Another Mild Algae Bloom Forecast for Lake Erie this Summer

By John Seewer.

TOLEDO, Ohio (AP) — The toxic blob of algae that turns western Lake Erie a ghastly shade of green each summer and threatens drinking water and fish should be on the smaller side again this year following another dry spring, scientists predicted Wednesday.

Researchers expect this will be the first time in more than a decade that the shallowest of the Great Lakes will see back-to-back years of relatively mild algae blooms. But they caution that it’s not a sign the lake is turning the corner just yet.

That’s because they say the rosy outlook this year is mainly due to the lack of heavy rains that typically wash phosphorus-laden livestock manure and chemical fertilizers off farm fields and into the lake where it feeds the algae.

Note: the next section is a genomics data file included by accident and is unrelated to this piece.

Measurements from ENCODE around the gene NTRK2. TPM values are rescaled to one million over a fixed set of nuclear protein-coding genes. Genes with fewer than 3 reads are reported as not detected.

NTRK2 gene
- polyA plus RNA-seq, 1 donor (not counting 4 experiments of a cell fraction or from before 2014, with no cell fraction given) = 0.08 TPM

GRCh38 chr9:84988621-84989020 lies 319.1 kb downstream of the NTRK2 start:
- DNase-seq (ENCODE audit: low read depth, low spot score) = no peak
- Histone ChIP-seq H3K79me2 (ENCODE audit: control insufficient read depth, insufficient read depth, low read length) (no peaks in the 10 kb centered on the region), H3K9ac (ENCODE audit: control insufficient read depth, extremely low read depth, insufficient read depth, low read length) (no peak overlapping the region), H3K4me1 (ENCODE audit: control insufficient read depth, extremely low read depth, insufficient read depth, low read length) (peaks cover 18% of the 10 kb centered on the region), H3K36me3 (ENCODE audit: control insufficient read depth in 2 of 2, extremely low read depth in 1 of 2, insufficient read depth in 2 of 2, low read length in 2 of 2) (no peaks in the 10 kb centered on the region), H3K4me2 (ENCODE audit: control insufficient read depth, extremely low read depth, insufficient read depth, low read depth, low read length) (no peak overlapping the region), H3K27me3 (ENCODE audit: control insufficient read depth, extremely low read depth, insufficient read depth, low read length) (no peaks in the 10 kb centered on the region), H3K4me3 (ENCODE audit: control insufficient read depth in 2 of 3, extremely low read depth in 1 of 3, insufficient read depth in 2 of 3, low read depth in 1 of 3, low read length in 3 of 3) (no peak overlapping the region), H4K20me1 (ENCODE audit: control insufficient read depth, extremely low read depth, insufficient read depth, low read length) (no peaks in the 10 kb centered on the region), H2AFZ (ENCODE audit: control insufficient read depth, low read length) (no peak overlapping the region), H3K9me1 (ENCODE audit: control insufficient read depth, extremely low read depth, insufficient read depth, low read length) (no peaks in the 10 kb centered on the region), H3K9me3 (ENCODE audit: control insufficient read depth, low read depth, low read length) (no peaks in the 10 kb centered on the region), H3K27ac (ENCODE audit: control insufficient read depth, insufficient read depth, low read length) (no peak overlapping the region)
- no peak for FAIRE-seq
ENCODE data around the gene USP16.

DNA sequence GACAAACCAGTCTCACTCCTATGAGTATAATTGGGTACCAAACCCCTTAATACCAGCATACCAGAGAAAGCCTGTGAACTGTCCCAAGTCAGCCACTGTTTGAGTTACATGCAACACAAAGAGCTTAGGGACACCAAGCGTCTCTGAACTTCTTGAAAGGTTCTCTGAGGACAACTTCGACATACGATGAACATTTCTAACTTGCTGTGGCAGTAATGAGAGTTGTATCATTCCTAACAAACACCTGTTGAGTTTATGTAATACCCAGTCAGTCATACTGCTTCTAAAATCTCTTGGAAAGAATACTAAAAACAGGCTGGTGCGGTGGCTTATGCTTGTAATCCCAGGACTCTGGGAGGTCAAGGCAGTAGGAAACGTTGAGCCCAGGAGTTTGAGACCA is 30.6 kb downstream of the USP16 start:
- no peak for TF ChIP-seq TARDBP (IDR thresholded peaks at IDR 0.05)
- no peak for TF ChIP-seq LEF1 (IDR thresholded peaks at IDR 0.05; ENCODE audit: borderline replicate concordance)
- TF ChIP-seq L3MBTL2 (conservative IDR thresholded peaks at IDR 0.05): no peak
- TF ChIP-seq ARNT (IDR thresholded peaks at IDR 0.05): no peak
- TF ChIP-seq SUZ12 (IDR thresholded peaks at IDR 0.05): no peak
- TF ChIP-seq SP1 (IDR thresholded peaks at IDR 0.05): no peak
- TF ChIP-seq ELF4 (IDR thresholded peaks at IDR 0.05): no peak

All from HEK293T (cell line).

“While this is good news, the concentration of phosphorus still remains the same as recent years,” said Rick Stumpf, an oceanographer with the National Oceanic and Atmospheric Administration. “Until we begin to see reductions in the concentration of phosphorus, the next year with above-average rainfall will have a more severe bloom.”